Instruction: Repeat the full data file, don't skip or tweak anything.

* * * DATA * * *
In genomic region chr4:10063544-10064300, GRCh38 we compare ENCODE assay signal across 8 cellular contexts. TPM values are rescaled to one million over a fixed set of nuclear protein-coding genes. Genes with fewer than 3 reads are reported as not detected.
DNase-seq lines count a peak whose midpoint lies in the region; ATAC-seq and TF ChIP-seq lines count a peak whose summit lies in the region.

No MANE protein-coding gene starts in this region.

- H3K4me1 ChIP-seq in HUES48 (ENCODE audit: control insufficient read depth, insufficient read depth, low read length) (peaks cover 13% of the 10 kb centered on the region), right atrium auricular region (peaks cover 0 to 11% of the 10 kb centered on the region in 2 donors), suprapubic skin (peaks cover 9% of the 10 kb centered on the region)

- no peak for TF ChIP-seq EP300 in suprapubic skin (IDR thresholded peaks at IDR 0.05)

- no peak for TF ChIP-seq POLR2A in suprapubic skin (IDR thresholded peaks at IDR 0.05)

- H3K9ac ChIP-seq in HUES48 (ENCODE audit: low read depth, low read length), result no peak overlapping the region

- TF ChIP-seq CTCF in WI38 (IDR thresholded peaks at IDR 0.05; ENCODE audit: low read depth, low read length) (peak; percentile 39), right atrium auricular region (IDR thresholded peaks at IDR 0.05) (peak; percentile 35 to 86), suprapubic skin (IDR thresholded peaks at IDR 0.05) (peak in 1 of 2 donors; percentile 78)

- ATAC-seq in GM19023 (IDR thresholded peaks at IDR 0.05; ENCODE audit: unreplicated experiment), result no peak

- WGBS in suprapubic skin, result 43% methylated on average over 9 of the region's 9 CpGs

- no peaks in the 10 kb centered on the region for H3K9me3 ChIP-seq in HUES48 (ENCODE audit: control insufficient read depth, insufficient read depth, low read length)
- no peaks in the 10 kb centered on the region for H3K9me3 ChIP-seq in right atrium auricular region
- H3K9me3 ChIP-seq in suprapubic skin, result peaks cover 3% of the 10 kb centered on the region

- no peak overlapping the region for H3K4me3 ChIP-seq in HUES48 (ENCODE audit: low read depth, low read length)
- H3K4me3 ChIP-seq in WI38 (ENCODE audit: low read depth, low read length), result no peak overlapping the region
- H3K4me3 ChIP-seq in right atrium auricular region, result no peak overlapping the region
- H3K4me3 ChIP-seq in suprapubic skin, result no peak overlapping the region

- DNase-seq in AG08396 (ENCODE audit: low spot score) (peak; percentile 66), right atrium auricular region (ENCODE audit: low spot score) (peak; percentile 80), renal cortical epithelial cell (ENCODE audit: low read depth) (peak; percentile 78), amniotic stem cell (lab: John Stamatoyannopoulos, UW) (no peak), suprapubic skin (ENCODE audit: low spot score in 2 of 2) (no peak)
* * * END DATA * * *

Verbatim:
In genomic region chr4:10063544-10064300, GRCh38 we compare ENCODE assay signal across 8 cellular contexts. TPM values are rescaled to one million over a fixed set of nuclear protein-coding genes. Genes with fewer than 3 reads are reported as not detected.
DNase-seq lines count a peak whose midpoint lies in the region; ATAC-seq and TF ChIP-seq lines count a peak whose summit lies in the region.

No MANE protein-coding gene starts in this region.

- H3K4me1 ChIP-seq in HUES48 (ENCODE audit: control insufficient read depth, insufficient read depth, low read length) (peaks cover 13% of the 10 kb centered on the region), right atrium auricular region (peaks cover 0 to 11% of the 10 kb centered on the region in 2 donors), suprapubic skin (peaks cover 9% of the 10 kb centered on the region)

- no peak for TF ChIP-seq EP300 in suprapubic skin (IDR thresholded peaks at IDR 0.05)

- no peak for TF ChIP-seq POLR2A in suprapubic skin (IDR thresholded peaks at IDR 0.05)

- H3K9ac ChIP-seq in HUES48 (ENCODE audit: low read depth, low read length), result no peak overlapping the region

- TF ChIP-seq CTCF in WI38 (IDR thresholded peaks at IDR 0.05; ENCODE audit: low read depth, low read length) (peak; percentile 39), right atrium auricular region (IDR thresholded peaks at IDR 0.05) (peak; percentile 35 to 86), suprapubic skin (IDR thresholded peaks at IDR 0.05) (peak in 1 of 2 donors; percentile 78)

- ATAC-seq in GM19023 (IDR thresholded peaks at IDR 0.05; ENCODE audit: unreplicated experiment), result no peak

- WGBS in suprapubic skin, result 43% methylated on average over 9 of the region's 9 CpGs

- no peaks in the 10 kb centered on the region for H3K9me3 ChIP-seq in HUES48 (ENCODE audit: control insufficient read depth, insufficient read depth, low read length)
- no peaks in the 10 kb centered on the region for H3K9me3 ChIP-seq in right atrium auricular region
- H3K9me3 ChIP-seq in suprapubic skin, result peaks cover 3% of the 10 kb centered on the region

- no peak overlapping the region for H3K4me3 ChIP-seq in HUES48 (ENCODE audit: low read depth, low read length)
- H3K4me3 ChIP-seq in WI38 (ENCODE audit: low read depth, low read length), result no peak overlapping the region
- H3K4me3 ChIP-seq in right atrium auricular region, result no peak overlapping the region
- H3K4me3 ChIP-seq in suprapubic skin, result no peak overlapping the region

- DNase-seq in AG08396 (ENCODE audit: low spot score) (peak; percentile 66), right atrium auricular region (ENCODE audit: low spot score) (peak; percentile 80), renal cortical epithelial cell (ENCODE audit: low read depth) (peak; percentile 78), amniotic stem cell (lab: John Stamatoyannopoulos, UW) (no peak), suprapubic skin (ENCODE audit: low spot score in 2 of 2) (no peak)